Description of original award (Fiscal Year 2010, $25,000)
Residence restrictions are one of the most recent, and most controversial, public policies seeking to protect community members from registered sex offenders. Residence restriction policies prohibit convicted sex offenders from living within a given distance of certain places where children might gather (e.g., schools, daycares, parks and playgrounds). In doing so, the expectation is that convicted sex offenders will have a harder time finding and approaching young children whom they can sexually assault, thus driving sexual recidivism rates down. These policies, first passed in 1995 at the state level and in 2005 at the local level, have become extremely popular throughout the United States, but without proof that they are effective.
To date, the research on these policies has been extremely limited, and has focused on the unintended consequences for sex offenders caused by the reduction in housing options. For instance, only a single study has examined the characteristics of jurisdictions most likely to pass state level residence restrictions, and no research of this type has examined local level restrictions. Perhaps more importantly, it has not been confirmed whether residence restrictions effectively reduce sex crimes, if they impact the geographic clustering of sex offender residences, or if this clustering, in turn, is associated with recidivistic sex crime rates. There are all important considerations for determining whether residence restriction policies are successfully protecting community members. The lack of research could potentially be helping to promote the passage of policies that are actually harming community members.
This study addresses this lack of research by examining four issues: 1) the passage, 2) the overall efficacy of residence restrictions in New York State, 3) whether these policies impact the spatial clustering of sex offenders in upstate New York neighborhoods, and 4) whether this clustering is associated with recidivistic sex crimes at the county level. The goal of the present study is to add to the empirical literature regarding sex offender post conviction policies and reentry issues, to provide best practices for studying these policies, and ultimately to increase public safety and evidence-based decisions.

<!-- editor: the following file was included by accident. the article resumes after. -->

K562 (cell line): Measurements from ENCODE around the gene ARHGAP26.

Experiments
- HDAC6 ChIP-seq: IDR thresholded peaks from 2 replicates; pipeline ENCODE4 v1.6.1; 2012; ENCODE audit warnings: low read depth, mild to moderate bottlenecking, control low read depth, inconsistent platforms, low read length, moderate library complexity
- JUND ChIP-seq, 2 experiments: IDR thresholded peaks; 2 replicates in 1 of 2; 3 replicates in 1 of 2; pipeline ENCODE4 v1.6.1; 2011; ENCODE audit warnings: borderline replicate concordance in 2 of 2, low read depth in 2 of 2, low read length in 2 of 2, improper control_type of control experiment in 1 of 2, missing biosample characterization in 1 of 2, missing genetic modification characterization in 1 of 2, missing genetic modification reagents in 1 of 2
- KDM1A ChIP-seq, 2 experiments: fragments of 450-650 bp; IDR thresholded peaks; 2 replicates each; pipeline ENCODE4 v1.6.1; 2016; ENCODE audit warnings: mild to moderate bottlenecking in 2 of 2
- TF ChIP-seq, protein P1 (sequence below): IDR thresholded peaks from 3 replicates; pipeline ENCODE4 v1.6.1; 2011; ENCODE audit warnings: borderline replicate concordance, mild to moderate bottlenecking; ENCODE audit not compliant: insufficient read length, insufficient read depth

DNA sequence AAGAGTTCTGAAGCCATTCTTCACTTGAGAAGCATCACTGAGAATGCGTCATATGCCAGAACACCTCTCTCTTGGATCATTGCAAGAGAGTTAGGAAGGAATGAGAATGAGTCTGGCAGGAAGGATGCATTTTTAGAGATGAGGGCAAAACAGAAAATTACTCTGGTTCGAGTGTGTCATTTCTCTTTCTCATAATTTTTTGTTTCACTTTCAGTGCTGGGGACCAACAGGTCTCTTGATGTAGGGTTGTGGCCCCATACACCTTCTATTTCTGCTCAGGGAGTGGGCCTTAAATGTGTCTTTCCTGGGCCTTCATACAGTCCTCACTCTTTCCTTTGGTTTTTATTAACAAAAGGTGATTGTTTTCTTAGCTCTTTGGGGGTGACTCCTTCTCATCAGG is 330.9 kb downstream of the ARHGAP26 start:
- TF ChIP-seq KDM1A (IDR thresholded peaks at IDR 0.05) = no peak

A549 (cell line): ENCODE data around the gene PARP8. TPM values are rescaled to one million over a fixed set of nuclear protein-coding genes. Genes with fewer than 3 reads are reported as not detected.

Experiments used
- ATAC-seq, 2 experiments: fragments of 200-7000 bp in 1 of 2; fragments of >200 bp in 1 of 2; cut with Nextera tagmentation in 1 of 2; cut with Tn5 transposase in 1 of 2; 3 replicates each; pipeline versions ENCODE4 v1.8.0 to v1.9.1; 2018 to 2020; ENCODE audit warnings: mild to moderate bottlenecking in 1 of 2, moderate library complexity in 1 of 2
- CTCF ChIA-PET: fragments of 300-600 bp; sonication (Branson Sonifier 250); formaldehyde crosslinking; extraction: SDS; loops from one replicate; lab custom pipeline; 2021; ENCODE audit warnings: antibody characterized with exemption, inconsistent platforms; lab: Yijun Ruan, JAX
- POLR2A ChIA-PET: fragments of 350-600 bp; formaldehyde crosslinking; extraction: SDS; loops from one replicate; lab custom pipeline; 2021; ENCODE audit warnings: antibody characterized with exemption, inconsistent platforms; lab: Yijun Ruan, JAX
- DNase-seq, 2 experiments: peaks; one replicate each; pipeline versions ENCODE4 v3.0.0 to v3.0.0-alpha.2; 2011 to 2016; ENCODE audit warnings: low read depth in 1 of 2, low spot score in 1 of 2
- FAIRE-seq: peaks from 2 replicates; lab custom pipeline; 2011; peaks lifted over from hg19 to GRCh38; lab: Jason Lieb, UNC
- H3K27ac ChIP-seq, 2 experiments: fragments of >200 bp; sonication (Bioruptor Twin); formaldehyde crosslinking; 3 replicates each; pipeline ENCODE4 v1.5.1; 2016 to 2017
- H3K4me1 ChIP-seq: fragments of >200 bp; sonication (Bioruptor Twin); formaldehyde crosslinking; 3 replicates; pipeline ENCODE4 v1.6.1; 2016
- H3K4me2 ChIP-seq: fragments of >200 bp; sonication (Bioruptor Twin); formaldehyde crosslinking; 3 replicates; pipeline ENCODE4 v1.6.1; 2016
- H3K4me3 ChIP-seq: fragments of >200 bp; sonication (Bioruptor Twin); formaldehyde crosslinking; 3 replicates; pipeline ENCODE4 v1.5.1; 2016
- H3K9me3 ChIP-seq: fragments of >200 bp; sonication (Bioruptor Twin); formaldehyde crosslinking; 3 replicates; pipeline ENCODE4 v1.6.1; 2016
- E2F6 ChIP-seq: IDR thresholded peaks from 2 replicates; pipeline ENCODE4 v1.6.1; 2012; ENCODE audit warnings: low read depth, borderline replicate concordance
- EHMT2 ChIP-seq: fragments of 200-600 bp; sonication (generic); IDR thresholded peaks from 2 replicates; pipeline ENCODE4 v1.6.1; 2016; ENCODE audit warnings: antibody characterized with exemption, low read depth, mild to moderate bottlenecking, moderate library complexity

A theoretical framework outlines the expected relationships between county characteristics, residence restrictions, sex offender clustering, and sex crime rates. And, using county and neighborhood level data from the state of New York, multivariate OLS regression, logistic regression, Poisson regression, and fixed effects panel models examine the passage and efficacy of sex offender residence restrictions, and the relationships between these policies, sex offender clustering, and sex crime rates.
Specifically, the answers to four research questions are sought: 1) which county level characteristics are associated with passing city residence restrictions policies; 2) have residence restrictions reduced county level sex crime rates; 3) controlling for the demographic and social indicators, are residence restrictions associated with the increased clustering of sex offenders in neighbors; and 4) controlling for other demographic and social indicators, is the clustering of sex offenders, in turn, associated with county level recidivistic sex crime rates?